Essays

February 12, 2014

Martin Gardner: The Most Interesting Man in the World 7

by

You may think that the most interesting man in the world has a scraggly gray beard, drinks Mexican beer, and hangs out with women half his age. But you’re dead wrong. I discovered the real deal. His name was Martin Gardner.

February 10, 2014

The Immortal Gaviero: Alvaro Mutis’ Maqroll Adventures 2

by

I can think of no better way to honor both the man and his singular hero possessed of an “incurable wanderlust” and a “vocation for defeat” than by quoting the latter’s bathroom graffiti, bits of wisdom written by the Gaviero in his seclusion.

February 6, 2014

On the Origin of Novels? Encountering Literary Darwinism 20

by

Accusations of scientism and reductionism may or may not be warranted, but the fact remains: the most fundamental discovery in all of biological science remains more-or-less completely un-talked about in English seminars.

February 5, 2014

The Fictional Lives of High School Teachers 6

by

In America, teachers are either seen as angelic or caustic, saviors or sycophants. These stereotypes enable politicians to convince the public to support the latest education fad or slash needed budgets. The reality is we teach because we love to help kids, and we think literature is a way to examine and understand our complex lives.

January 31, 2014

Beethoven Got There First 6

by

The Grand Experimenter, it turns out, was Ludwig van Beethoven. This musical colossus, completely deaf, his personal affairs in chaos, perennially behind in his finances, unwell and unloved, reworked the string quartet in ways that continue to bewilder and astonish.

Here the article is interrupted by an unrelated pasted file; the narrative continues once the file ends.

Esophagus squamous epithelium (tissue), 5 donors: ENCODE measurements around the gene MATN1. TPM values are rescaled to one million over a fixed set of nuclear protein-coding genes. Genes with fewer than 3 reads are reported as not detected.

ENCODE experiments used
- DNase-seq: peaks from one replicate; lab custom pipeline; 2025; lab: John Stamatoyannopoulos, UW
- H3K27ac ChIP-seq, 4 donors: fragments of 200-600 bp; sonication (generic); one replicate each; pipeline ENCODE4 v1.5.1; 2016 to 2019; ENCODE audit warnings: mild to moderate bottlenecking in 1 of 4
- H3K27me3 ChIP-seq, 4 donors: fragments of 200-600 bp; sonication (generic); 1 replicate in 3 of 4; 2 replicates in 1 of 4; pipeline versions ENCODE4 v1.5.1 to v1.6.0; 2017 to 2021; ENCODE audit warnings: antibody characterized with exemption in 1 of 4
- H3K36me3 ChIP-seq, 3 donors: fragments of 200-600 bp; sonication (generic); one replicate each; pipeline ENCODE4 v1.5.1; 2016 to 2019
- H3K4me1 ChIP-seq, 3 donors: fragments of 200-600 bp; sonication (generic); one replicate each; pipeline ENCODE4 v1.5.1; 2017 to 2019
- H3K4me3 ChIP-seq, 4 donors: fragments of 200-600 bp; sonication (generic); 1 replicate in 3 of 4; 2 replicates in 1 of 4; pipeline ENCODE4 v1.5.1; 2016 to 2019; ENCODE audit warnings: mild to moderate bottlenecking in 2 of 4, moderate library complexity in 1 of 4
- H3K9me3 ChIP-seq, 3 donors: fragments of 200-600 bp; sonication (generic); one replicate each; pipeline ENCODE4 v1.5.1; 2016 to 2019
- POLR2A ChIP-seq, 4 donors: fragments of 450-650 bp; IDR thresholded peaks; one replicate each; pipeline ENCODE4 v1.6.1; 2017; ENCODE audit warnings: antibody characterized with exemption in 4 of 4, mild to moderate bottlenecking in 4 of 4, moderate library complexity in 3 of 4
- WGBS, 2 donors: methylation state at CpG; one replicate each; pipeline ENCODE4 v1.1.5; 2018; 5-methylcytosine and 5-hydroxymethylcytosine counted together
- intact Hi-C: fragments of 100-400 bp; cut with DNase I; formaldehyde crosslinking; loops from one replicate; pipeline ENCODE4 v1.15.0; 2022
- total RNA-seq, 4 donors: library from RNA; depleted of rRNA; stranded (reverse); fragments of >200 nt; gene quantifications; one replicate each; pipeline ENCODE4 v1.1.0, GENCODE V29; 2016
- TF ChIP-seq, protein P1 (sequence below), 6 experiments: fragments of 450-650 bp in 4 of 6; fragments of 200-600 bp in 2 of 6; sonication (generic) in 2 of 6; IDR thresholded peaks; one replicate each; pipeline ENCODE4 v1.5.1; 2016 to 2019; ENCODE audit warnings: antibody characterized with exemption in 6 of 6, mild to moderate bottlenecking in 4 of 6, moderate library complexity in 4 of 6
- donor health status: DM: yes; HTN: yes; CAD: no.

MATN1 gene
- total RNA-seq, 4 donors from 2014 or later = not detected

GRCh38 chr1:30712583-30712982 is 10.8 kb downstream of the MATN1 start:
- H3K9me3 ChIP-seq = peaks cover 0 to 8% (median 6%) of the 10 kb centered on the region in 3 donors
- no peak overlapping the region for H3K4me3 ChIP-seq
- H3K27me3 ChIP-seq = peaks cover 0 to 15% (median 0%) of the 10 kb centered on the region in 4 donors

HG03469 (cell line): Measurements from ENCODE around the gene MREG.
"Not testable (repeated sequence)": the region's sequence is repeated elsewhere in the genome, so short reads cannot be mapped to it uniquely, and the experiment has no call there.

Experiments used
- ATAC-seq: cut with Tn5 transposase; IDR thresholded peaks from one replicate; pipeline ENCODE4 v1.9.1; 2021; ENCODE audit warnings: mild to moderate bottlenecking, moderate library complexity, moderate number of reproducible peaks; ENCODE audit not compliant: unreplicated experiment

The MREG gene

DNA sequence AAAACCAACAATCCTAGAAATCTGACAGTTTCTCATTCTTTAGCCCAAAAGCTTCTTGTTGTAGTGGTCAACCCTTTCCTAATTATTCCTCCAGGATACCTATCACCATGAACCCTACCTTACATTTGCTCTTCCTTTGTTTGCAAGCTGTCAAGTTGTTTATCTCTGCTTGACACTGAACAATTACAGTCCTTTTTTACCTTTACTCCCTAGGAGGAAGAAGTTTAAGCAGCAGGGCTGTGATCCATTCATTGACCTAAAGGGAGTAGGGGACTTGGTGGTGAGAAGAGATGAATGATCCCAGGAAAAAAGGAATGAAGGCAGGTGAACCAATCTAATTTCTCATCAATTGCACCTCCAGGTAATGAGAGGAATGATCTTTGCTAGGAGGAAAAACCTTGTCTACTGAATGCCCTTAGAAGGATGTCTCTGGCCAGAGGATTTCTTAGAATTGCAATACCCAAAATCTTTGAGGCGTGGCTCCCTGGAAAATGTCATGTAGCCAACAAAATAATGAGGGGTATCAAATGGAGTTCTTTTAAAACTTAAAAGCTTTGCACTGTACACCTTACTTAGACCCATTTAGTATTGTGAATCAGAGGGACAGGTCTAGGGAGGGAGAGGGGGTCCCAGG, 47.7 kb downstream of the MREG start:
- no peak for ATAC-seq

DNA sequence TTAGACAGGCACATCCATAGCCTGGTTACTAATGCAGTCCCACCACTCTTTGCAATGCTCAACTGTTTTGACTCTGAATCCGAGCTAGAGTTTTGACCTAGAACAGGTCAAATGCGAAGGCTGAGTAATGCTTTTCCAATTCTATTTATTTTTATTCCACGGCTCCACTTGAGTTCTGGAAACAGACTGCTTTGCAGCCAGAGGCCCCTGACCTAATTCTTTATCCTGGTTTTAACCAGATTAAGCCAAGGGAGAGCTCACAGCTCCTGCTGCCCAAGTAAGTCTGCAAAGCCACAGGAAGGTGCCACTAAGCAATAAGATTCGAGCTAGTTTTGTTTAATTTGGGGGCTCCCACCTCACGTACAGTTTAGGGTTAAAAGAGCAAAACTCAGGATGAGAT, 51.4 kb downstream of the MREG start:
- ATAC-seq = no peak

January 30, 2014

Fangirl 3

by

This is the story of one person in one fandom, but it’s likely got hints of your story, too, if you’ve ever been involved in this sort of thing. I’d hope that it resonates if you’ve ever really loved something that you haven’t created — the I’d-kill-for-you kind of love of a work of art that inspires others to say things like, “Whoa, whoa, slow down, it’s just a book.”

January 30, 2014

Biographers Cannot Be Choosers: On The Biographical Drive 1

by

Novelists tend to be repulsed by and attracted to the literary biographer, who is both kindred spirit and antagonist, reviver and executioner, exalted Boswell, and the “lice of literature” (to quote Philip Roth from Exit Ghost).

January 24, 2014

World History and Family Dinner: On Rachel Laudan’s Cuisine and Empire 9

by

I’m a known pig, but over the course of my 20s I have been successfully indoctrinated against certain kinds of fast food and most grocery items that come in packages, which leads to confused, contradictory, and offensive positions on things. I won’t eat a Keebler Snack Cake, but I will eat an entire salami. I spurn the Olive Garden, but regularly eat a calorie-laden burrito filled with God knows what. I see fellow bus-riders with translucent McDonald’s bags to be fed to young children and feel sad, disregarding my past encounters with the Quarter Pounder and the Whopper.

January 23, 2014

Nobody’s Ever Ready: Snow in Poetry, Fiction, and Film 8

by

Snow has also become a refrain in my reading. Snow fractures storylines and complicates characters. Snow forces writers to capture atmosphere and mood, and to uniquely describe a common event.

January 17, 2014

The Common Core Vs. Books: When Teachers Are Unable to Foster a Love of Reading in Students 20

by

Learning that is transformative, learning that galvanizes our minds for a lifetime is what should be driving our discussions, instead of the current focus on more and more high-stakes tests, where standards are geared toward establishing uniformity of thought among students and where creativity and individuality are neither valued nor encouraged.